A culture is just a network of conversations!
A High-Performance Culture is a network of “Intentional conversations” that are designed from the company’s core values and mission statement.
To deepen the company culture throughout the whole organization we need to be designing intentional conversations in the following scenarios and then hold each other accountable to living it.
Remember a True Professional is someone who is the “Master of the Details” in 4 key areas:
Below are a set of practices that our clients are living every day to enroll their colleagues into Living Their Culture in intentional ways:
- Hiring Process
How is your hiring process designed? Including questions that support vision, mission and core values helps to ensure the organization attracts the right type of people who will move the organization forward and will fit into the culture.
- One-on-One Coaching Conversations
It is important to create space for individual conversations where people can feel free to speak their minds and bring up any concerns. Doing this shows an organizational culture of communication where even the most introverted people have the opportunity to be heard.
Every organization manages the communication of feedback differently. For example, it may be done at annual performance reviews, monthly or weekly meetings, or daily in the moment.
The frequency and the structure of how feedback is provided speaks to a culture. Daily feedback and open forums speaks to a more agile, open and responsive culture versus annual speaks to a more structured and reactive culture.
- Organizational Conversations
Culture is a network of conversations and language that lives within the organization.
For example, at Starbucks every staff member is a “Partner”, at Disney all the design staff are called “Imagineers”, at STEP Energy Services all the staff in the field are called “Field Professionals”, and at Awesome Journey when challenges or setbacks occur we don’t ask, “What went wrong and who’s fault is it,” we ask, “What can we see was missing and who do we need to support and how can we best support them?”
- Senior Management as Brand Ambassadors
Senior Management who live, breath and talk the Vision, Mission, and Core Values are the best catalyst for building and maintaining a culture. Leadership breeds more brand ambassadors.
- Reflections and Celebrations
Does the organization take the time to step back and look at accomplishments, contributions, appreciation, and wins (big and small), and celebrate in some way? Acknowledgments provide a space for the team to see what they have done and understand how it has benefited the organization.
- Communication Structure and Transparency
What structures are in place for communication? Email, phone, in person, online forums. How is communication performed throughout the organization and what is the expectation of what becomes of the communications – how are people accountable. What is the level of transparency for communication?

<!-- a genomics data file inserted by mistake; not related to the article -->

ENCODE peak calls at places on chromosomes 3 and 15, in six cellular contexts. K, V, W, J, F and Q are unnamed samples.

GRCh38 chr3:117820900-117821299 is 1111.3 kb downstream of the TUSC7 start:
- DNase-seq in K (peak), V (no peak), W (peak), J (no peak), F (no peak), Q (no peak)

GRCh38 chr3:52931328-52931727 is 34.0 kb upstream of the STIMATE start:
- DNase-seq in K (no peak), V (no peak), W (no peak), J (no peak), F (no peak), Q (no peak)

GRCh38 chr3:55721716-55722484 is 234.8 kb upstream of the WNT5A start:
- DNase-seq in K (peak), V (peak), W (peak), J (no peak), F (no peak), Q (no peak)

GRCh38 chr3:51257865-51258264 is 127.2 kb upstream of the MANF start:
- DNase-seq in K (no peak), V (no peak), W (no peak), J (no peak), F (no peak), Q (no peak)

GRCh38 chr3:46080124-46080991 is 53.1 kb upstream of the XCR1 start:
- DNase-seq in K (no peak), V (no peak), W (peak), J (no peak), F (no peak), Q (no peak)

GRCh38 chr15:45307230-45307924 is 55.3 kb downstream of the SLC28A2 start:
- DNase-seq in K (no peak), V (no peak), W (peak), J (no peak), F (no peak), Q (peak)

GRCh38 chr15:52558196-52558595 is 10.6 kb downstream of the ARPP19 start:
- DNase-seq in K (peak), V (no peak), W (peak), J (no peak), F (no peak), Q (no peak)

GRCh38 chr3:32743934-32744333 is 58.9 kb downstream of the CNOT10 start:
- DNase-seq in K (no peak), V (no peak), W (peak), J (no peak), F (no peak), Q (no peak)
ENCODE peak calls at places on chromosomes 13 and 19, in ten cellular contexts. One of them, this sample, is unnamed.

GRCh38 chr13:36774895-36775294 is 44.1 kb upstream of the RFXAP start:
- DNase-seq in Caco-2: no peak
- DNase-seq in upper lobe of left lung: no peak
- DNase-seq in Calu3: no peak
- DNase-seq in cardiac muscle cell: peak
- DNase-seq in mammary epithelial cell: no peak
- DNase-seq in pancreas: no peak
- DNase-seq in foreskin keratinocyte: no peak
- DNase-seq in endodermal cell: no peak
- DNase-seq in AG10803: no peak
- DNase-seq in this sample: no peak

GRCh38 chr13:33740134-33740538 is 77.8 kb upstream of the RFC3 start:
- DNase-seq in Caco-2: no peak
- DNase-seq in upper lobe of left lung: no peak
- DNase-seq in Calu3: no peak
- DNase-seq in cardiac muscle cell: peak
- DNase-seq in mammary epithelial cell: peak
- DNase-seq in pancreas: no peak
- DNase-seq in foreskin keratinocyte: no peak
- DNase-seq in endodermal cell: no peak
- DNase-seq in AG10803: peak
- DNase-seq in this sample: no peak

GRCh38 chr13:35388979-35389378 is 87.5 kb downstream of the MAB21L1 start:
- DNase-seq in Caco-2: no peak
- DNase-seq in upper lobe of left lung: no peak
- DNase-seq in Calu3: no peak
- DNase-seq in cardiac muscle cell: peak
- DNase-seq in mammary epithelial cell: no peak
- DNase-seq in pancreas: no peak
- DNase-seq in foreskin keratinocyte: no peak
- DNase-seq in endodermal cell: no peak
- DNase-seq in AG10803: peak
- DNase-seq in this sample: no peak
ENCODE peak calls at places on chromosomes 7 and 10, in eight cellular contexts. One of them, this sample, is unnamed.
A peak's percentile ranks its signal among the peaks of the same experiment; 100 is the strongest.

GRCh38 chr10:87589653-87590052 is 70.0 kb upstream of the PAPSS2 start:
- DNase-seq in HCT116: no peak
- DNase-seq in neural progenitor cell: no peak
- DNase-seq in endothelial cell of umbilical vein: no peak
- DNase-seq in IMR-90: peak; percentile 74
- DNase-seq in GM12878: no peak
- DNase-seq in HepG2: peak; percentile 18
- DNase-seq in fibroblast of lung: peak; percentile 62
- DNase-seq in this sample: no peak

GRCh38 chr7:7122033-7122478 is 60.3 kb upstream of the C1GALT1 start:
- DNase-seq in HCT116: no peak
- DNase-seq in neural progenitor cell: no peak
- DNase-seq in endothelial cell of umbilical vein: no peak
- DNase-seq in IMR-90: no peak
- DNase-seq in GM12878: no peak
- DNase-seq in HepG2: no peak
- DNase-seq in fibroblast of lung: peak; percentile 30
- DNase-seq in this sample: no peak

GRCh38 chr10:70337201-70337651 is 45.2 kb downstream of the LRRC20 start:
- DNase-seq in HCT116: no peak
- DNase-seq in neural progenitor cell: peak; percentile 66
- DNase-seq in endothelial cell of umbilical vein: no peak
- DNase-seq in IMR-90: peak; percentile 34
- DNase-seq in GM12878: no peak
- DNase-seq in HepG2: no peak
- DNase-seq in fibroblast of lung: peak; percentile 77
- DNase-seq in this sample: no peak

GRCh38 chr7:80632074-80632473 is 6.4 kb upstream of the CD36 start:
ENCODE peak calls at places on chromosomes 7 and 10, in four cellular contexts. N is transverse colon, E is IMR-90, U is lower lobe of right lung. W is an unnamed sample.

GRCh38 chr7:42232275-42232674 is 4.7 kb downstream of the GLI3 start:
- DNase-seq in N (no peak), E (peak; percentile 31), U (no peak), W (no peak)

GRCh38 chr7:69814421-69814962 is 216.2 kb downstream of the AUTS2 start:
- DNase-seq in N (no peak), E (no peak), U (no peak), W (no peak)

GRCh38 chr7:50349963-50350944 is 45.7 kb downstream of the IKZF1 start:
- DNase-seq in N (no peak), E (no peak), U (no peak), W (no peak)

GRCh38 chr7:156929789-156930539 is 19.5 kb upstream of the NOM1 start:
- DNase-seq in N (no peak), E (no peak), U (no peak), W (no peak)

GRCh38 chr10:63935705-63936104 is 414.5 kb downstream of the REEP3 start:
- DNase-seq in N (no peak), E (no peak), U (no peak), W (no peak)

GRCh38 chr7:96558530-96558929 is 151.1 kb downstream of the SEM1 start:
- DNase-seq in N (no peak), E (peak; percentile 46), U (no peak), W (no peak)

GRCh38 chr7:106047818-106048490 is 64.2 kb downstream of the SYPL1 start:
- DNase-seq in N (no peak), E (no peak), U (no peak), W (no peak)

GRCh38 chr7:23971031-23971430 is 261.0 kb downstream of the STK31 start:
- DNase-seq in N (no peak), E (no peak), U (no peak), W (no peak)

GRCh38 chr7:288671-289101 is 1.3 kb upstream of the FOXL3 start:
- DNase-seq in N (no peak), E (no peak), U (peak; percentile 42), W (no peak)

At Bridgewater, one of the world’s largest investment firms, they practice “radical transparency”. When you enter the company, you understand that they are radically transparent and your opinions and thoughts are required regardless of if they are positive or negative. You understand that you will not be reprimanded or face negative consequences for simply speaking your mind.
TedTalk Video that speaks to Radical Transparency | How to build a company where the best ideas win
If a company does not have this particular culture, there may be other methods of communicating your thoughts that work better for that culture.
- Personnel Management
When a person is hired, promoted or terminated, how is it communicated to the organization? This indicates what behaviors are rewarded, or not acceptable. It also speaks to the level of openness and transparency within the culture.
If people are hired, promotes or terminated with no communication, the culture becomes “things just happen around, no one tells us anything or cares how it affects us”.
On the flip side, if there is solid communication and space for any questions, the culture becomes “there has been a change, we’re in the loop, and I have a place to speak to my concerns. Management cares about us”.
The way decisions are made and how they are communicated shows a lot about an organization’s culture. What behavior creates a promotion, termination, corrective action or congratulatory situation?
- Team Meeting Rhythms
How often does the team meet as a group, are their smaller groups or committees to manage projects? What is the structure of the team meetings?
At Awesome Journey, we begin each meeting with meditation and then discuss our experiences with one of our core values. This happens at every team meeting and is built into the culture.
- Social Team Time
All work and no play can lead to a sense of a “no fun” culture. Creating the opportunities for the team to meet socially defines the “fun” factor. Consider Friday pizza lunches, coffee dates, group dinners, or anything else where the team can gel in an informal setting and get to know each other.
- Charitable/Service Projects
Charitable service can be done internally (helping someone move, attending a special event, etc.) and external (organization is committed to a specific charity).
Is the organization involved in any charitable organizations where they do an annual or monthly service? Is it a regular thing for team members to provide support to each other beyond just work? Charitable involvement shows people what the organization cares about within the broader community.
Reflect on what your organizational culture currently is and what you would like it to be.